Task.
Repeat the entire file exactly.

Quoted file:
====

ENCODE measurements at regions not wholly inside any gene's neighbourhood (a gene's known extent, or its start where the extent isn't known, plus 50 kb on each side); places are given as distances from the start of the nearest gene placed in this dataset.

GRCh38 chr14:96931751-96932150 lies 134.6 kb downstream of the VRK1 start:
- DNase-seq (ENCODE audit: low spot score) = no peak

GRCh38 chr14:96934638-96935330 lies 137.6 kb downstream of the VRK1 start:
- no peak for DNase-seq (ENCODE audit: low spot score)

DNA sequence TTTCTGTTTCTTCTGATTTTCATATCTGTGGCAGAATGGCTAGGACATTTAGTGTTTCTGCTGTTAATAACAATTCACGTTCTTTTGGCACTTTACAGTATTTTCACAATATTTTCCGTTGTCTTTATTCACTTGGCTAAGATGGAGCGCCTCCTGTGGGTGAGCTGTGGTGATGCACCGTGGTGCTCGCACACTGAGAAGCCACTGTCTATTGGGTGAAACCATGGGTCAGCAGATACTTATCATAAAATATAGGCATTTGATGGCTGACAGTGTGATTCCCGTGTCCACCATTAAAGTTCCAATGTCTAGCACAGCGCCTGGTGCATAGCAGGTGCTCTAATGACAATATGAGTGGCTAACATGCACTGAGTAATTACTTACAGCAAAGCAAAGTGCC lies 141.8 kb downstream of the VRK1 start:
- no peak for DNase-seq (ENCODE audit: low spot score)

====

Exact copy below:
ENCODE measurements at regions not wholly inside any gene's neighbourhood (a gene's known extent, or its start where the extent isn't known, plus 50 kb on each side); places are given as distances from the start of the nearest gene placed in this dataset.

GRCh38 chr14:96931751-96932150 lies 134.6 kb downstream of the VRK1 start:
- DNase-seq (ENCODE audit: low spot score) = no peak

GRCh38 chr14:96934638-96935330 lies 137.6 kb downstream of the VRK1 start:
- no peak for DNase-seq (ENCODE audit: low spot score)

DNA sequence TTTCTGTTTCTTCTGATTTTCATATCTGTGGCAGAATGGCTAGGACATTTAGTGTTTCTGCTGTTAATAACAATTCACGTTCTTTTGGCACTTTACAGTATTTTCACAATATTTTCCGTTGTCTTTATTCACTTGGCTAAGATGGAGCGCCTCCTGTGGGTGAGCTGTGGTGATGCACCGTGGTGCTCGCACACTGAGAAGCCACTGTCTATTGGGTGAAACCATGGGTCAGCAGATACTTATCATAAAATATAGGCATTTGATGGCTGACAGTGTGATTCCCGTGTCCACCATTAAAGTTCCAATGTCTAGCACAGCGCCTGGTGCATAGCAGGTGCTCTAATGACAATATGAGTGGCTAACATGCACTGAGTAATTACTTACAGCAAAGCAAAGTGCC lies 141.8 kb downstream of the VRK1 start:
- no peak for DNase-seq (ENCODE audit: low spot score)